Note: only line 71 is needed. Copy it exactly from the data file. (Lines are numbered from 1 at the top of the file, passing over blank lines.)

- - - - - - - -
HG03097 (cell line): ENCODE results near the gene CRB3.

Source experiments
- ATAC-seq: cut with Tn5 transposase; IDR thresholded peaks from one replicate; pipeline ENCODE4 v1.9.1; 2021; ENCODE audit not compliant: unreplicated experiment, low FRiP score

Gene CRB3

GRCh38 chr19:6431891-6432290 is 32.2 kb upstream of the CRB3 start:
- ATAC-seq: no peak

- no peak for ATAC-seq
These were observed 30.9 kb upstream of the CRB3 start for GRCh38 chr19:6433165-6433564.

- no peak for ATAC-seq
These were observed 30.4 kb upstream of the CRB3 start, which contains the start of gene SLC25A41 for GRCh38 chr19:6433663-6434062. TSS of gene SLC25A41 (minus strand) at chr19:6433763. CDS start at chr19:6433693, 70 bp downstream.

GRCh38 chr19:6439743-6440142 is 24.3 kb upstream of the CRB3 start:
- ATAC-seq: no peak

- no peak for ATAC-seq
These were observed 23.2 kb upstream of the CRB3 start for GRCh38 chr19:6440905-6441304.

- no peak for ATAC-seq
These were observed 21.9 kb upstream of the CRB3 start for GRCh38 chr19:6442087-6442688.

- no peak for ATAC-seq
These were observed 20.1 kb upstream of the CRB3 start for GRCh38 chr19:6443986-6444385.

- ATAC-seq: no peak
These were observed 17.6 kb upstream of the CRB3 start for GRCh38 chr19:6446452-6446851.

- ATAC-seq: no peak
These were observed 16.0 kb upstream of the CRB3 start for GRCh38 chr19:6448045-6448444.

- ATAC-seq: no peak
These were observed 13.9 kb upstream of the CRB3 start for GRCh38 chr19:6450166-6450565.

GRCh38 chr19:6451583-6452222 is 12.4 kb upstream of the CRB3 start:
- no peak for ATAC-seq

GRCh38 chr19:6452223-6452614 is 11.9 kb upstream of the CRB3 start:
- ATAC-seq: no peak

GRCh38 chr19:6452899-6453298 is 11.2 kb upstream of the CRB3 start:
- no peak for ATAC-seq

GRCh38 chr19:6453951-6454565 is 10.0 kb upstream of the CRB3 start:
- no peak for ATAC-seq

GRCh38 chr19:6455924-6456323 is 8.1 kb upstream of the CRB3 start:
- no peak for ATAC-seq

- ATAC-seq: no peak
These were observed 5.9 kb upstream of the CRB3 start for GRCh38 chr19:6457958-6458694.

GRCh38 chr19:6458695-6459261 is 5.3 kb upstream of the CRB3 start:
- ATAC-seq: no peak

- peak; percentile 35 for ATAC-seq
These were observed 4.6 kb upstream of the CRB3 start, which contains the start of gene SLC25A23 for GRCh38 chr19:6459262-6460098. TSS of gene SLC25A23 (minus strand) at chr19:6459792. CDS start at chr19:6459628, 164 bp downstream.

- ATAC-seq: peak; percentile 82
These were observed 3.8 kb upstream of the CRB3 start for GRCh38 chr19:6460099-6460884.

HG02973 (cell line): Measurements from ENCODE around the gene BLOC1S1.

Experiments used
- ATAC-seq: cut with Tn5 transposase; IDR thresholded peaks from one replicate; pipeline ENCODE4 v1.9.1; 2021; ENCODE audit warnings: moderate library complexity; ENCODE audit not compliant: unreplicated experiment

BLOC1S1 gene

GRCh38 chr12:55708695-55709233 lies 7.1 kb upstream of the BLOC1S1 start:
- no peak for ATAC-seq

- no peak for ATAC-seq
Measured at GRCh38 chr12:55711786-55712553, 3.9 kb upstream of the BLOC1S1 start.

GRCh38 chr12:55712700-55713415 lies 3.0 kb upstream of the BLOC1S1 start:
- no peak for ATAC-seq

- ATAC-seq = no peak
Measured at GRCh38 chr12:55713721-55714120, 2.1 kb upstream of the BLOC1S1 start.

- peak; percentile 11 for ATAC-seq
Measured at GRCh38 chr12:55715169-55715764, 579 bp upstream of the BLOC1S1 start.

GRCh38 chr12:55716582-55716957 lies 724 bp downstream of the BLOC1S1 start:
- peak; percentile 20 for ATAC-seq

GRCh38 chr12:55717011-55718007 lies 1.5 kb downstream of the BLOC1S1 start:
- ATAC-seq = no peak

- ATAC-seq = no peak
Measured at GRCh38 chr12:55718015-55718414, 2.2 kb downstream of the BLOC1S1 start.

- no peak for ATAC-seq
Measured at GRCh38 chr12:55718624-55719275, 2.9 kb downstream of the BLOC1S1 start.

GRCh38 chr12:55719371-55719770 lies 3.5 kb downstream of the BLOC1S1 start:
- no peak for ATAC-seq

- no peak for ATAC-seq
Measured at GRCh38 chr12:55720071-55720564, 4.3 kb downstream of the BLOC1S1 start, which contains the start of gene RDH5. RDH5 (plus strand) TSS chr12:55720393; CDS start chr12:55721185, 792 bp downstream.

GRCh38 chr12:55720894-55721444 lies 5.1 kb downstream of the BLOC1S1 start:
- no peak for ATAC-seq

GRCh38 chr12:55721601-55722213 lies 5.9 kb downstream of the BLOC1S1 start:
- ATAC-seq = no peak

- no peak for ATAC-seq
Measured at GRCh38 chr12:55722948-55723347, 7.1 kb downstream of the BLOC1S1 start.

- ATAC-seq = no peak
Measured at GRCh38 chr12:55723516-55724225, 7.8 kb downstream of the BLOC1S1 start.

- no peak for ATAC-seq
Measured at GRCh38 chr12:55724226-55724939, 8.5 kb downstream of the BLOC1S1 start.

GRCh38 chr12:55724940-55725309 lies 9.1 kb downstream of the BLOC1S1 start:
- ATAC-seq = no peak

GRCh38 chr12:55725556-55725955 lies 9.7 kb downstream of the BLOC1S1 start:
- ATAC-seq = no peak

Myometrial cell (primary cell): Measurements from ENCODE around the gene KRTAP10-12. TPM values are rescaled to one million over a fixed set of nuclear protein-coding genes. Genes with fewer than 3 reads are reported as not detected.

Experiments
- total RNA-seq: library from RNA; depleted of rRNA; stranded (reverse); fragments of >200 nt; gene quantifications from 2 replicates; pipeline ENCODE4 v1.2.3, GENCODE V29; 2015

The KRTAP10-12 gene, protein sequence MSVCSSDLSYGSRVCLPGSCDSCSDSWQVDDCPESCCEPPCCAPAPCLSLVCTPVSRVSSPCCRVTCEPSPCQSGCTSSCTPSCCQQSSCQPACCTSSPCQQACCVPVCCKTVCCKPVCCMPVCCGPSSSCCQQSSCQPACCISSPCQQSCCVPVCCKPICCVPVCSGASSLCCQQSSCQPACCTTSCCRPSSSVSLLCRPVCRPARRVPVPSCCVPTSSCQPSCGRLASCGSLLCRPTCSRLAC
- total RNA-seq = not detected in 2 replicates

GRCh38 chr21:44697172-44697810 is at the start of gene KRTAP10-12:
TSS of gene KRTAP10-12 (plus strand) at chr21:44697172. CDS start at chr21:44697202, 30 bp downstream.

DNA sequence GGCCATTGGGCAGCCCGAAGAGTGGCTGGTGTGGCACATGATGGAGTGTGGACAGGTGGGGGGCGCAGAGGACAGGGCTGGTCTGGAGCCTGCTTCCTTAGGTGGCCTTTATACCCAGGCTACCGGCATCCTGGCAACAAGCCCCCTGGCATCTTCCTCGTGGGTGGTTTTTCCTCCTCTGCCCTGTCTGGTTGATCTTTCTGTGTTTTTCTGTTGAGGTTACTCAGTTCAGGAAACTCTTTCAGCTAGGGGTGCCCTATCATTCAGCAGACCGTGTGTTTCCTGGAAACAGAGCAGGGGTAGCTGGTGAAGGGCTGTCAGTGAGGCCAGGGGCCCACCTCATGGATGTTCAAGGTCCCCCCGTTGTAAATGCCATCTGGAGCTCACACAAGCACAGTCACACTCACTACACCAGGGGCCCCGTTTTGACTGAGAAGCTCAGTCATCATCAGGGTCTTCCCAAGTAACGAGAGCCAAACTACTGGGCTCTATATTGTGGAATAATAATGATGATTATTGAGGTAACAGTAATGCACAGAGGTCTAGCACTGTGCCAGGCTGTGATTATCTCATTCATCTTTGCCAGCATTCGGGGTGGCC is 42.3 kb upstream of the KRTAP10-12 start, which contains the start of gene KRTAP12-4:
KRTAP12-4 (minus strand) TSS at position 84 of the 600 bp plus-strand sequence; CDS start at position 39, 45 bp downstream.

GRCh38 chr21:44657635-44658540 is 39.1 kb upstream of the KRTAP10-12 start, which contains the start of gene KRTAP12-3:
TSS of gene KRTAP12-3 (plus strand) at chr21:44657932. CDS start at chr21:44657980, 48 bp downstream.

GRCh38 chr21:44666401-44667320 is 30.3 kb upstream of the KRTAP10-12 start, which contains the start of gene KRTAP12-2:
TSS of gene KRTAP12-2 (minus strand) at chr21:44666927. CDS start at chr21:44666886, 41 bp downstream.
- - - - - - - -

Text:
GRCh38 chr12:55721601-55722213 lies 5.9 kb downstream of the BLOC1S1 start: